Interview with Archbishop Mouneer Anis, First Archbishop of the new Anglican Province of Alexandria
In this interview, given recently in Cairo, Dr. Mouneer, who only recently stepped down as Primate of the Anglican Communion’s newest Province, takes the opportunity to reflect on his long ministry, both in the Church and as a medical doctor. He discusses how his sense of vocation brought him first to medicine and then — in mid career– to become a priest and only a very short time later Bishop of the Diocese of Egypt, (at that point the largest diocese in terms of geographic spread, in the Communion since it stretched all the way from Tunisia to Ethiopia and the Horn of Africa). He then later became Primate of the Province of Jerusalem and the Middle East (an office that has traditionally rotated between the member Sees of Cyprus and the Gulf, Jerusalem and his own). By this point his own diocese had been subdivided with the creation of new suffragan sees within it. This in turn allowed it to achieve independent status as a Province in its own right as it now has.
Archbishop Mouneer reflects, in the light of his long experience, upon the current deeply divided state of the Anglican Communion. He makes clear that while his Province — along with the other member Provinces of the Global South Movement — has remained committed to the Anglican Communion, he does nonetheless see major need for reform in order that mutual accountability be more real.
He commends mechanisms that could constrain the divisive excesses whereby one or another Province feels free to break with the mind of the whole on major matters of teaching. This sadly neglects the principle that whatever affects all should be decided by all.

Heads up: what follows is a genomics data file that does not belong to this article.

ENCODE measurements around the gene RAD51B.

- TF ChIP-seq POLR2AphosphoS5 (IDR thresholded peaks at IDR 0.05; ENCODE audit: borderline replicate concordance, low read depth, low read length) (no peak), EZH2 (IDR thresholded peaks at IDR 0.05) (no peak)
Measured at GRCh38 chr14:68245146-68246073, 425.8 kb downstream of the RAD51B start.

He particularly commends (around the 28th minute onwards) the Windsor Continuation Group Report of 2008 – which he felt prescribed the needed cure — which is to give more power and authority to the Primates and Archbishop and make sure that the ACC remains what it was set up to be — namely a consultative and not a synodical body. He argues that change is needed to address the ecclesial deficit which is in the Anglican Communion. and regrets that the work of the Windsor Continuation Group has simply been shelved.
(For access to the Windsor Continuation Group Report use the following link
He commends the idea of the Covenant which he feels should be revived while also arguing that the structure of the Communion itself must change such that Church of England is no longer be privileged in the way that it is at present. He also recalled the proposal of Archbishop Williams at the end of the New Zealand ACC meeting in 2012 that there should be another Chair of the Communion as well as the Archbishop of Canterbury (not least because of the practical reality that the Archbishop of Canterbury has a lot to do with the internal and specific needs of the English Church).Such steps he sees as essential in order to prevent the Communion collapsing into a mere federation of friends.
To hear the interview click this link below: